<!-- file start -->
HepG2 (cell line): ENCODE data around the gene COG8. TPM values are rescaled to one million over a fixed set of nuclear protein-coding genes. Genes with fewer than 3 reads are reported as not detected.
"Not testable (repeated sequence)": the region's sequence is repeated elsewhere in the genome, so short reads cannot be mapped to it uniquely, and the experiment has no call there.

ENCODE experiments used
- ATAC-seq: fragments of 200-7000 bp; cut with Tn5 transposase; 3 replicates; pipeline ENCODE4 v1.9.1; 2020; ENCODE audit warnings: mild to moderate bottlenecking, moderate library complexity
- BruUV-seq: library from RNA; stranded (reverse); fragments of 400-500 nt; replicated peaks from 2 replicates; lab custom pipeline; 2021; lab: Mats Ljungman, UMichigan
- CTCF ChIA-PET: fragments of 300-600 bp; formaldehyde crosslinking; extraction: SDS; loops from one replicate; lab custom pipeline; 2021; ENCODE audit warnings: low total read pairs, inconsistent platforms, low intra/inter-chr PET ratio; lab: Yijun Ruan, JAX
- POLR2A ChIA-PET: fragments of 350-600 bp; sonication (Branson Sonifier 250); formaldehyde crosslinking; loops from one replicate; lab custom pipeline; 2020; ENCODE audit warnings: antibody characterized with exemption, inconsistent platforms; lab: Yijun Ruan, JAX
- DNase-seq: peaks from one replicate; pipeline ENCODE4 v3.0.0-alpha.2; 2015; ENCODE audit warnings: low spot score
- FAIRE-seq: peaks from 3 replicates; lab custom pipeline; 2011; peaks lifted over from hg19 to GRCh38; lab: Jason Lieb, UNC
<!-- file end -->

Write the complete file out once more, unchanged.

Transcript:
HepG2 (cell line): ENCODE data around the gene COG8. TPM values are rescaled to one million over a fixed set of nuclear protein-coding genes. Genes with fewer than 3 reads are reported as not detected.
"Not testable (repeated sequence)": the region's sequence is repeated elsewhere in the genome, so short reads cannot be mapped to it uniquely, and the experiment has no call there.

ENCODE experiments used
- ATAC-seq: fragments of 200-7000 bp; cut with Tn5 transposase; 3 replicates; pipeline ENCODE4 v1.9.1; 2020; ENCODE audit warnings: mild to moderate bottlenecking, moderate library complexity
- BruUV-seq: library from RNA; stranded (reverse); fragments of 400-500 nt; replicated peaks from 2 replicates; lab custom pipeline; 2021; lab: Mats Ljungman, UMichigan
- CTCF ChIA-PET: fragments of 300-600 bp; formaldehyde crosslinking; extraction: SDS; loops from one replicate; lab custom pipeline; 2021; ENCODE audit warnings: low total read pairs, inconsistent platforms, low intra/inter-chr PET ratio; lab: Yijun Ruan, JAX
- POLR2A ChIA-PET: fragments of 350-600 bp; sonication (Branson Sonifier 250); formaldehyde crosslinking; loops from one replicate; lab custom pipeline; 2020; ENCODE audit warnings: antibody characterized with exemption, inconsistent platforms; lab: Yijun Ruan, JAX
- DNase-seq: peaks from one replicate; pipeline ENCODE4 v3.0.0-alpha.2; 2015; ENCODE audit warnings: low spot score
- FAIRE-seq: peaks from 3 replicates; lab custom pipeline; 2011; peaks lifted over from hg19 to GRCh38; lab: Jason Lieb, UNC